Guest Post: Can a commercial VPN protect you from government spying?

Guest Post: Can a commercial VPN protect you from government spying?

Nick Pearson is chief executive officer (CEO) of IVPN, a privacy-focused virtual private network (VPN) service and Electronic Frontier Foundation member.

In a guest post for HumanIPO, Pearson discusses the benefits of using VPN networks and whether it is any more likely to protect users from government snooping.

Ever since whistler-blower Edward Snowden revealed the true extent of the NSA’s PRISM surveillance programme, the issue of online privacy has been dominating news headlines and technology blogs across the world.

This media attention will almost certainly lead to more people seeking ways to escape state-level surveillance online.

A few will end up using the free-to-use TOR to protect their privacy, while others will likely turn toward commercial VPN services. However, while most VPN services advertise themselves as privacy platforms, many of them – especially the most popular one – offer little protection over a regular ISP and lull their users into a false sense of security.

Back in 2011 you may remember a hacker group called Lulzsec terrorised a number of companies and government agencies, before being brought down by the FBI.

One member of Lulzsec, Cody Kretsinger, used HideMyAss, which is one of the biggest and most famous commercial VPN platforms on the market. Kretsinger’s reliance of HideMyAss proved his downfall, as rather than protect his identity and privacy, the company happily handed over his details to the authorities.

Now you may think that’s all fine – Lulzsec were cyber criminals and got what they deserved. But for HideMyAss to be able to hand over Kretsinger’s data to the FBI, they had to have been logging and storing his information, which means it’s likely they’re logging and storing the information of all their users.

There’s nothing unusual about this practice, your ISP is probably doing it right now (in fact it’s a legal requirement for European ISPs), but this is the very type of surveillance people use VPNs in order to escape.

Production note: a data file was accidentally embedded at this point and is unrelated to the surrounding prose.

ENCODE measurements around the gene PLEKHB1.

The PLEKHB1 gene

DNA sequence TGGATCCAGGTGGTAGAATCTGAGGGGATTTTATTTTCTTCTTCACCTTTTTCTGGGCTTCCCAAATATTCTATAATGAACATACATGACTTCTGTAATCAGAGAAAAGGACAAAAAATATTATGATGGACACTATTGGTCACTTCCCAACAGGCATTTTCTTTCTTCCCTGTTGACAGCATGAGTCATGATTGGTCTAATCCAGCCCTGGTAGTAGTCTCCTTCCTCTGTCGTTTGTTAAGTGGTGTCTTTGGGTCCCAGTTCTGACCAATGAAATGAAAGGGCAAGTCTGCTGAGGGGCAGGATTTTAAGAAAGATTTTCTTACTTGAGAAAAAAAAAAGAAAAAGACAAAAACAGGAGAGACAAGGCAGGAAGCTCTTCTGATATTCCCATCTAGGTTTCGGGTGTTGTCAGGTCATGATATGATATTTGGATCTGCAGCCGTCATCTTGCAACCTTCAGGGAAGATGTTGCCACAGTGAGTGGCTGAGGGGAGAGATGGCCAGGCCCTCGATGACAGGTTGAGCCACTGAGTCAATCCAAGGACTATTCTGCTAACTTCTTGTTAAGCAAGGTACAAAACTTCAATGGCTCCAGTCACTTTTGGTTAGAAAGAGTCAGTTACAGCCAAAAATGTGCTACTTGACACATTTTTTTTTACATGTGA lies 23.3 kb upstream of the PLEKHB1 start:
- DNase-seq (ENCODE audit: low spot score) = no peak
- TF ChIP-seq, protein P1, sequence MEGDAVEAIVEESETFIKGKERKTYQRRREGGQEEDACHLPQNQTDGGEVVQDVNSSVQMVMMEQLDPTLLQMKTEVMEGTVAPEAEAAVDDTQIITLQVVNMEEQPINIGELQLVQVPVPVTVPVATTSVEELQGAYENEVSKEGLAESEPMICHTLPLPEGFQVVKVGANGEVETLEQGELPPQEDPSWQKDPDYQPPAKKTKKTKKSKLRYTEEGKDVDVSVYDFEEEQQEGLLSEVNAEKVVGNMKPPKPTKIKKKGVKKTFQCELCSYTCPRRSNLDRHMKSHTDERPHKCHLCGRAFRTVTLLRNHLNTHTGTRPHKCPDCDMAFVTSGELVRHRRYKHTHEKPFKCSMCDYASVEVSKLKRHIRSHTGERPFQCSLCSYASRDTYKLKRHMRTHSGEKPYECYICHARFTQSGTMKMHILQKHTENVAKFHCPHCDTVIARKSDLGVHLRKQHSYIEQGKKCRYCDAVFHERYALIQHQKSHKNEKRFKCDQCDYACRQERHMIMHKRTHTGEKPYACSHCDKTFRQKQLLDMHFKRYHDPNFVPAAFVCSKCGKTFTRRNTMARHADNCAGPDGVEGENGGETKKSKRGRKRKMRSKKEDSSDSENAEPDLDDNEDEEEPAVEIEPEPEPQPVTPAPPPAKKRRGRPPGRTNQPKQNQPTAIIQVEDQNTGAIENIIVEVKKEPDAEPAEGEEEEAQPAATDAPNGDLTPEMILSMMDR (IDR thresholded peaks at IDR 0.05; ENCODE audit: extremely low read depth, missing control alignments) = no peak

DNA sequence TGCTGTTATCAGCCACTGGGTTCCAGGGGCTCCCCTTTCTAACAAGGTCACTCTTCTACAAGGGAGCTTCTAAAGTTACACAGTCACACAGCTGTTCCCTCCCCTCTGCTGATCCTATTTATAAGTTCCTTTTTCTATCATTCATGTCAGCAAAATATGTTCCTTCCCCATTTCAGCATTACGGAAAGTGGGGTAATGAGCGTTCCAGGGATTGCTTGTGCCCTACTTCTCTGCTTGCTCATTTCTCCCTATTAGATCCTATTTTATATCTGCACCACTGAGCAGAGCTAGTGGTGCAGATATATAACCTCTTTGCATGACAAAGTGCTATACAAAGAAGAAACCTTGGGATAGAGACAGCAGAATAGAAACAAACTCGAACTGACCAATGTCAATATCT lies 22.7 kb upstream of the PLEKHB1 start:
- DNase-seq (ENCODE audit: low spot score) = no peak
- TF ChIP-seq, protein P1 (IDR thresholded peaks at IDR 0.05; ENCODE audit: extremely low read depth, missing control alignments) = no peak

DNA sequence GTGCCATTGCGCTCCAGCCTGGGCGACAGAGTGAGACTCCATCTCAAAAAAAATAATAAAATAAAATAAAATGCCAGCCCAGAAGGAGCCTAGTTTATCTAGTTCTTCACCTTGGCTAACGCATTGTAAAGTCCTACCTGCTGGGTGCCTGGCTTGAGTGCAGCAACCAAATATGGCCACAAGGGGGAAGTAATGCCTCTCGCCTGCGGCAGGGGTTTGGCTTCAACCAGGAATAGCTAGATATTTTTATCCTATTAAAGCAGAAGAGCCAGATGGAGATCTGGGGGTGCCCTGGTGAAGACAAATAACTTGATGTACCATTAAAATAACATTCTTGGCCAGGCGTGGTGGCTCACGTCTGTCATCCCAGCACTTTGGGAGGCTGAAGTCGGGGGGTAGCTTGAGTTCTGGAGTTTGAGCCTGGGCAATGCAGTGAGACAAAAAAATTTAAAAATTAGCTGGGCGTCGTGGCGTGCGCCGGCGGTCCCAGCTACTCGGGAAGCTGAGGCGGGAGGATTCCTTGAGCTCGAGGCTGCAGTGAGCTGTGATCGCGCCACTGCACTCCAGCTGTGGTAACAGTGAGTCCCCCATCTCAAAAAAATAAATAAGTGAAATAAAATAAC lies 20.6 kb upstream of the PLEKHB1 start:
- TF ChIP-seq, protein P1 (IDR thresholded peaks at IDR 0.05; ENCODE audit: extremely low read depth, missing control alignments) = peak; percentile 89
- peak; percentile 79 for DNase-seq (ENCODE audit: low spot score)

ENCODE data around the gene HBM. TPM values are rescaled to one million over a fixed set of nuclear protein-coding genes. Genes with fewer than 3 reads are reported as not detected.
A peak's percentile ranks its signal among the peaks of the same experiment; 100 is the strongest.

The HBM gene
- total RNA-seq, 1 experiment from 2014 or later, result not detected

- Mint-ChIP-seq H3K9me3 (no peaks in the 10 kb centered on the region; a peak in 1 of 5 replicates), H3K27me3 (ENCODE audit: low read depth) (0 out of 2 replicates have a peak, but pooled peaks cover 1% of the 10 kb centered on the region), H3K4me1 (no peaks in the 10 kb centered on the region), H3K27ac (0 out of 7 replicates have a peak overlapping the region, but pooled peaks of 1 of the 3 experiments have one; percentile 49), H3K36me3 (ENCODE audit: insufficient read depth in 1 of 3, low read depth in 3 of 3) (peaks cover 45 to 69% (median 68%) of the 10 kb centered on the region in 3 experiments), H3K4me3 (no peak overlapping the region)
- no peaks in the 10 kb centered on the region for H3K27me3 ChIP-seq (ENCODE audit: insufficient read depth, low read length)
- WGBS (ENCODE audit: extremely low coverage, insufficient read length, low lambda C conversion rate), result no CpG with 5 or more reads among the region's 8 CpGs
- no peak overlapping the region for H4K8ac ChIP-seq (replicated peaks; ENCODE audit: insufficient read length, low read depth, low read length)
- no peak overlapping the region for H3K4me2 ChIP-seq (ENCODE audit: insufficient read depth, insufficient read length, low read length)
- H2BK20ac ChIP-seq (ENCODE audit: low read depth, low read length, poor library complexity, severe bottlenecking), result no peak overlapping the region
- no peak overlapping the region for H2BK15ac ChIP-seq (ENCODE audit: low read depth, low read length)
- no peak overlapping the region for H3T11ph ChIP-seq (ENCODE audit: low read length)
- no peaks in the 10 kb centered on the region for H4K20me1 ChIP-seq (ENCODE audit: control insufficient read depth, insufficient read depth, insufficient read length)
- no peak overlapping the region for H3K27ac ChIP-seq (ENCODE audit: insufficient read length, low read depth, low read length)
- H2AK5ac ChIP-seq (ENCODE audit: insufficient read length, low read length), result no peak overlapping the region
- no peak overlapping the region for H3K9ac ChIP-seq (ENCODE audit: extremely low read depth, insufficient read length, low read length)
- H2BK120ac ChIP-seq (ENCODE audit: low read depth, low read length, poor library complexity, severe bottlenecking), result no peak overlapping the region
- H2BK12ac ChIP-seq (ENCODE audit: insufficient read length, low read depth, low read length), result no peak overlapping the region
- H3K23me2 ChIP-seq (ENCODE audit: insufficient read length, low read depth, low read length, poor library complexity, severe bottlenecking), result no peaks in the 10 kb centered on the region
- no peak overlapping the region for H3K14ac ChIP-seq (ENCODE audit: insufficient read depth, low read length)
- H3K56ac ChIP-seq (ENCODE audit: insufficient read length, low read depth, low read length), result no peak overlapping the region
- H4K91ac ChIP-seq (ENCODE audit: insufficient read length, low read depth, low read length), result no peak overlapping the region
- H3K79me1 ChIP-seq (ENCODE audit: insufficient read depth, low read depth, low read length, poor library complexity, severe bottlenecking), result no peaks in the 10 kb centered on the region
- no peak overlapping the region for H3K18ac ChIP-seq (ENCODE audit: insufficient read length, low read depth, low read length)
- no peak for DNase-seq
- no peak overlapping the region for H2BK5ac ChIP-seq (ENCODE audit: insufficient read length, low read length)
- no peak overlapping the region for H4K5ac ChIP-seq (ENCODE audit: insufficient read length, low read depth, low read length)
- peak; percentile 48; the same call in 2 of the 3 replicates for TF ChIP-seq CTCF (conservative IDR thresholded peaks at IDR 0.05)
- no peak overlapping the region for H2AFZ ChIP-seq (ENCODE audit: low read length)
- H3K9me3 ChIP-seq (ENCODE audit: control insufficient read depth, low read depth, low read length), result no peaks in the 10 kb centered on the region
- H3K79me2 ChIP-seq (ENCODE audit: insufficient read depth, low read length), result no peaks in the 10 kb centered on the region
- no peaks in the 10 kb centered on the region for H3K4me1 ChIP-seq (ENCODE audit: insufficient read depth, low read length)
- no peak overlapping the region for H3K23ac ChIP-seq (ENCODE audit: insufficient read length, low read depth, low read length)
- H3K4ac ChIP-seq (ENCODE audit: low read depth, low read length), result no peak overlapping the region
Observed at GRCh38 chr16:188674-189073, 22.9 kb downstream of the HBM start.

In fact, if you look at the privacy policies of many VPNs you’ll find many that either fail to state whether they log and store data, or they openly admit to it.

In HideMyAss’ case, the company explicitly states that data is logged and stored for up to two years. It’s true that storing data is useful for network troubleshooting, but only for a few days, or less.

The only plausible reason to store data for any longer period of time – if you’re purporting to be privacy service – is to track the activity of a particular user in case that data is requested by a third party.

So if you’re going to sign-up to a commercial VPN – with the expectation that it will protect your privacy – you need to ask a series of questions.

Firstly, what data does the VPN store on your internet activity and for how long? As I said, if this information is not forthcoming in the VPN’s privacy policy then stay away.

If the VPN says it stores data for any longer than a few days then, again, don’t sign-up.

Secondly, what data does the VPN share with third parties? Many websites share advertising data, but it’s hardly befitting of a privacy service and should set alarm bells ringing.

Thirdly, what will the VPN do if surveillance legislation changes in its jurisdiction? Will it notify you if such changes compromise its ability to protect your privacy?

The online privacy landscape is fast changing, with governments across the world attempting to pass new legislation to keep up with changes in communication habits, and – as we saw with PRISM – seemingly subverting their own laws to spy on citizens.

Protecting your privacy online has never been more necessary nor more difficult. So if you care about this issue don’t just use TOR or a VPN to protect your privacy, get involved with organisations such as Electronic Frontier Foundation, EPIC and Open Rights Group and support the campaign for the protection of online freedoms.

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